When I try to remember my very first life memory, I recall seeing my mother sitting on a stool crying her eyes out. “¿Por qué Dios mío? ¿Por qué? – Why my God? Why?” I must have been about three or four years old. As I looked around the bare room that served as both living and bedroom, I noticed the cause of her anguish. It appeared to me as if the ceiling and walls were moving. It was an eerie spectacle. As I focused closer at what was causing this phenomenon, it became obvious that the ceiling wasn’t moving; but rather the hundreds, if not thousands of roaches crawling along the ceiling created this false illusion. There were so many roaches that it seamed as if the ceiling was an ocean whose waves lapped upon the bordering walls. Although quite young, this image was seared into my consciousness, and probably will be the last thing I recollect when I lay on my deathbed as an old man.
Just as First World conditions exist among the elite in the Third World, Third World conditions exist in the First World in the form of barrios (as well as black ghettos and American Indian reservations). Later in life, I would discover that in the early 60s, we were living in Third World conditions on the east side of New York City, around 53rd Street, an area close to Hell’s Kitchen (way before it became a trendy neighborhood). Back then, these were rat- and roach-infested tenement buildings dating to the early 20th century. There was only one bathroom per tenement floor to be shared by all of the floor’s inhabitants. The conditions were so unsanitary that it was safer to relieve myself in an old cracker tin can than to use the floor bathroom. Our neighbors were pimps, prostitutes, and drug addicts being replaced by Hispanic families who, for whatever reason, found themselves in this cold arctic city, far from the tropical climates of our homelands.
All day long, my mother worked like a dog to clean the apartment. She was expecting guests that evening and regardless of our poverty, wanted everything to look as decent as possible. However, when she stepped into the living room, all she saw, in spite of her efforts, were these vermin creatures, taunting her, as if to say that no matter how hard she tried, she would always be a dirty, poor Latina. Growing up in poverty induced great shame. Even as I attended college, and was a successful young businessman, I still felt shame concerning my humble beginnings, shame for being Hispanic. I lacked the social capital that comes with economic privilege that would lead me to feel at ease at public gatherings. Even as a full professor, as my colleagues name the Ivy League schools from which they received their academic degrees, it is somewhat embarrassing that my degree comes from a community college, because that is all I was able to afford; and even then, had to work full-time to put myself through school, taking seven years to complete a four year degree. In matters not how many books I might write or academic degrees I might obtain, shaking off the imposter syndrome rooted in a life that has known more want than I’m willing to admit, continues to contribute to the colonization of my mind.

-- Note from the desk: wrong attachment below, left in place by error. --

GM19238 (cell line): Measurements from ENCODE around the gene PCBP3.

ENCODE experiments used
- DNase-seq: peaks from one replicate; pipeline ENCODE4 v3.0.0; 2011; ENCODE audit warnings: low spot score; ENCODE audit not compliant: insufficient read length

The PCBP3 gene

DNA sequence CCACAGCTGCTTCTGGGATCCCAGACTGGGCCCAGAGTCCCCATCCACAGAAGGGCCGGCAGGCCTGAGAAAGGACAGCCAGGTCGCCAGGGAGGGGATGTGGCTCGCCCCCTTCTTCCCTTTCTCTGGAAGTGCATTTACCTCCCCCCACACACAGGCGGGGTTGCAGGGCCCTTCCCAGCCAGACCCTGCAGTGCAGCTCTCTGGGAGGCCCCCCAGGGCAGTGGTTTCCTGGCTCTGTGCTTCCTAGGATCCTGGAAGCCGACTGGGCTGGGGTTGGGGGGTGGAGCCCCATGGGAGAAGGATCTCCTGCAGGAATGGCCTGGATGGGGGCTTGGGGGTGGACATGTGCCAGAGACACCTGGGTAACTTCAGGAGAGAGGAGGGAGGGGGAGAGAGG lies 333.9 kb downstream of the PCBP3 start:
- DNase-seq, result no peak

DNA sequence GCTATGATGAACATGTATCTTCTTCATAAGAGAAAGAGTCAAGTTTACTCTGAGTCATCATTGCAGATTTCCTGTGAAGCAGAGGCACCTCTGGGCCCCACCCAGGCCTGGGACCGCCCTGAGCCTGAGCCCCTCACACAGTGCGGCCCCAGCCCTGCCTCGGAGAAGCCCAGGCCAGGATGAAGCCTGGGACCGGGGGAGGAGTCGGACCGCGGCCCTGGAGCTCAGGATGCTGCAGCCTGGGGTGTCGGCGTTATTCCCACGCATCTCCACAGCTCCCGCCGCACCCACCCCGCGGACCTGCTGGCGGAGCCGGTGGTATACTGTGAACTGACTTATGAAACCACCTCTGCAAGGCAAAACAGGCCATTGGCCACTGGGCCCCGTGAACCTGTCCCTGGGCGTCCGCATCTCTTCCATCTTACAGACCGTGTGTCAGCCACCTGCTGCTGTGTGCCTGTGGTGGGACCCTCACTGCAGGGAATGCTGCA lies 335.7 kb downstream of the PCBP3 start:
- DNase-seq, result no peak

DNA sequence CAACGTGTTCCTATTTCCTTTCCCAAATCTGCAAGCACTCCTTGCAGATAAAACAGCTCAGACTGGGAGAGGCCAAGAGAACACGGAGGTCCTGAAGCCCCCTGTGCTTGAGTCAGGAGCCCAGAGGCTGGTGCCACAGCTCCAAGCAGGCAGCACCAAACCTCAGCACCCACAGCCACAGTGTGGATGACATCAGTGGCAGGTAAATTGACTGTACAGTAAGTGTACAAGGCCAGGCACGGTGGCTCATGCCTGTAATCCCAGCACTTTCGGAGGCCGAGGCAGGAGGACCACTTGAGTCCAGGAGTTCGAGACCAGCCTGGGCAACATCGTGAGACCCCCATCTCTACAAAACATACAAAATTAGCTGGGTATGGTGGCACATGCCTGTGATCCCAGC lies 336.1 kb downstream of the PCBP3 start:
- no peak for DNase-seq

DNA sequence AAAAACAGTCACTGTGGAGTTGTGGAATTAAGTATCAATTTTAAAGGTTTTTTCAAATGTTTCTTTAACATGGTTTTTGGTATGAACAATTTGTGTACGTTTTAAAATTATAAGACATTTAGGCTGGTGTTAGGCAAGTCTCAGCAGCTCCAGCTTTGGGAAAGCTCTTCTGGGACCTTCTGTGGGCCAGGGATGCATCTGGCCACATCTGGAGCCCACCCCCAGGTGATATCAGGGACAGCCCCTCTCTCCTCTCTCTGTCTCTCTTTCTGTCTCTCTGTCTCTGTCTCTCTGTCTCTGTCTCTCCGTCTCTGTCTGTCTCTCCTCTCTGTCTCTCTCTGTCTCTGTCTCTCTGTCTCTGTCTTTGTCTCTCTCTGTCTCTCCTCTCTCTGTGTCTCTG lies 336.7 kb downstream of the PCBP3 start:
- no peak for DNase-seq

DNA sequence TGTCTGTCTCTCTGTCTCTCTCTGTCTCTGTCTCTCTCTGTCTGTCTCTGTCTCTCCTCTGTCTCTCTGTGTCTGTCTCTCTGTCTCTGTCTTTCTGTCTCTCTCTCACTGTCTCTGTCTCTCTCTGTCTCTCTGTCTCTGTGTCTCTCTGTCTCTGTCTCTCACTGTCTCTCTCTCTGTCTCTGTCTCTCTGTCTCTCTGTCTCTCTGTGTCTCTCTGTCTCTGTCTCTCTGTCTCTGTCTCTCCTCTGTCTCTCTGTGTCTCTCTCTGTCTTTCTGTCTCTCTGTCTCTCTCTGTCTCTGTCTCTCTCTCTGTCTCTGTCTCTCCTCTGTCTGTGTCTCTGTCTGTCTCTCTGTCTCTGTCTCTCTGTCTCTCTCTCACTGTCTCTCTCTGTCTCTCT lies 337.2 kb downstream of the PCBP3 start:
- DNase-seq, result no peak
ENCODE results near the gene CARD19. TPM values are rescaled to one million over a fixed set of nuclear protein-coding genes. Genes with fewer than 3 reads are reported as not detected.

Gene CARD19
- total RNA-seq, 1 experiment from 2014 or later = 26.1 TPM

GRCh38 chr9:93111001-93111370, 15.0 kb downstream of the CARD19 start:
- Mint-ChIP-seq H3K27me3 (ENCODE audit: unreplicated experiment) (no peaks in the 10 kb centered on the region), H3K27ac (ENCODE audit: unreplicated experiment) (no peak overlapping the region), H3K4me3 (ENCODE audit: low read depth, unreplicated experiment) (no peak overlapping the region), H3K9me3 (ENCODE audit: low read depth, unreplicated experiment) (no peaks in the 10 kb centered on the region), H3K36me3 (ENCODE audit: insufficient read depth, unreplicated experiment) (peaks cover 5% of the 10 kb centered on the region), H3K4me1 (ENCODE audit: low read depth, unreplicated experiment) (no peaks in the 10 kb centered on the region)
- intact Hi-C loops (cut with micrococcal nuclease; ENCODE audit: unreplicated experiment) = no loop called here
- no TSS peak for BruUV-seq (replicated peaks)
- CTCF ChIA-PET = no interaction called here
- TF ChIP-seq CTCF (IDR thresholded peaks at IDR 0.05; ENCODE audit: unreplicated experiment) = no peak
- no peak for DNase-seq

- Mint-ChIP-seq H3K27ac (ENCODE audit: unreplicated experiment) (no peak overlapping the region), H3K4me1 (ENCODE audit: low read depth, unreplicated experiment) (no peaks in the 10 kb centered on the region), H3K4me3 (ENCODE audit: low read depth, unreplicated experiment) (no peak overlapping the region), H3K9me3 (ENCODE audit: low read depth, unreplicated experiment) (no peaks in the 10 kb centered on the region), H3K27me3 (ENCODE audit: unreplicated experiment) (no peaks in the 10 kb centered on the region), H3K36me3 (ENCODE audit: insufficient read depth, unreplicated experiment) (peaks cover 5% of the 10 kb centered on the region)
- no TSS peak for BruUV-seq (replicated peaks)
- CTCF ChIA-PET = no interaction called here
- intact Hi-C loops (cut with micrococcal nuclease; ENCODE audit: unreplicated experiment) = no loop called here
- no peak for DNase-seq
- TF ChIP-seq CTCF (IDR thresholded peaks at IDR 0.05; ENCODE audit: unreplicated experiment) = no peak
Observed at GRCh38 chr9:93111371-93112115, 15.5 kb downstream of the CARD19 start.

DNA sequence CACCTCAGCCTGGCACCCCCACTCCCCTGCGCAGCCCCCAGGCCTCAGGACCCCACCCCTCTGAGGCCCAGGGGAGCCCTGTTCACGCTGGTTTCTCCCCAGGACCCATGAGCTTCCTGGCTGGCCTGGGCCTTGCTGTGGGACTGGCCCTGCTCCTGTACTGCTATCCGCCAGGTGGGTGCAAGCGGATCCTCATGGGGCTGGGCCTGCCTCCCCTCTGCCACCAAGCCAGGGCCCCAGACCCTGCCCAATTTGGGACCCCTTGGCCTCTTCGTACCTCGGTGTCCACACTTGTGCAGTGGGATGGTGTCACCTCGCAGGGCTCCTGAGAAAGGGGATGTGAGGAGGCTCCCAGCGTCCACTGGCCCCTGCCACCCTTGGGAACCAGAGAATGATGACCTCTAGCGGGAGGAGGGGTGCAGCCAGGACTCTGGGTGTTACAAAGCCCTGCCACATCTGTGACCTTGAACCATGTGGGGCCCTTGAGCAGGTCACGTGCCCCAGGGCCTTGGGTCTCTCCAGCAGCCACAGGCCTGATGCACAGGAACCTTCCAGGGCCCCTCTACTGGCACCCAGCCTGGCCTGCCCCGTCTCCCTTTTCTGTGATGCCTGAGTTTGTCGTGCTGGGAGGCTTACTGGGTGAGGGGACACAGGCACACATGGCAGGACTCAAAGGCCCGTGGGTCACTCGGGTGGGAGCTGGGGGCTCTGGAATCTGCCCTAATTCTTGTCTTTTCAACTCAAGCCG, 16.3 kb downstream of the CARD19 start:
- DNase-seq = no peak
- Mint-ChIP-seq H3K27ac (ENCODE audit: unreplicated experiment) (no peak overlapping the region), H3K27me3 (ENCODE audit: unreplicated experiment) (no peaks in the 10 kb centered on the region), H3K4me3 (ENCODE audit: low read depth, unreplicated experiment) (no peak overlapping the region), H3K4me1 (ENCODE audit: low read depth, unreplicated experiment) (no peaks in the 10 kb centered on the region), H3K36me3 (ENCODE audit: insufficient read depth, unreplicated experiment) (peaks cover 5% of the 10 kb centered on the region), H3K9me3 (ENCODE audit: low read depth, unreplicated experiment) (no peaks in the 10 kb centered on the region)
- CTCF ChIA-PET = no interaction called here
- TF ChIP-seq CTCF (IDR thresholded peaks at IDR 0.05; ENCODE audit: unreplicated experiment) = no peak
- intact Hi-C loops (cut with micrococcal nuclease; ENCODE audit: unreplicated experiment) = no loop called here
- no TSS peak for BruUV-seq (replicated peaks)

Those who are poor usually reflect upon their economic conditions with shame. And yet, Jesús accepted poverty so that all who are economically disenfranchised could be rich. Through Jesús enjoyed the riches of Heaven, yet for our sake he became poor, so that we, through his poverty might become rich (2 Co. 8:9). Jesús could have been born to the rich house of Caesar; instead, Jesús was born into, lived and died in poverty. Like a barn animal, on that first Christmas night, María was forced to give birth amid unsanitary and homeless conditions.
Throughout his ministry Jesús lived in privation. He reminds us that: “The foxes have holes, and the birds of the heavens have nests, but the Son of humans has nowhere to lay his head” (Lk. 9:58). As a homeless man, he was able to celebrate his last supper due to the generosity of strangers (Lk. 22:17-13). He wandered without money in his purse (Mt. 17:22-27; Lk. 20:20-26), relying on the charity of others (Lk. 8:1-3). As he was hanging from a tree, his only earthy possessions, his clothes and undergarment, were rationed out, through the casting of lots, to the executioners (Jn. 20:24). Totally naked, with nothing left to call his own, Jesús died. Because Jesús chose solidarity with the poor, I have a God who understands not just my privation, but the poverty of all who are excluded from the earth’s abundance. The miracle of the incarnation is not that God became human; rather, God became poor. The radicalness of Jesús’ poverty is that he chooses to side with the poor, giving the Gospel message a political and economic edge. My childhood poverty ceases to be a thing of shame due to something defective within me, my family, or my ethnicity. I can begin to understand our poverty not as the failure of my parents, but as a product of a society designed to privilege one group over others. While not attempting to romanticize poverty (there is nothing romantic about not having enough food to eat), I can better deal with my disturbing memories (or present realities) because Jesús’ poverty has enriched me, making me richer than those who live in luxury.
Adapted from an upcoming book The Politics of Jésus to be published by Rowman & Littlefield in the summer of 2015.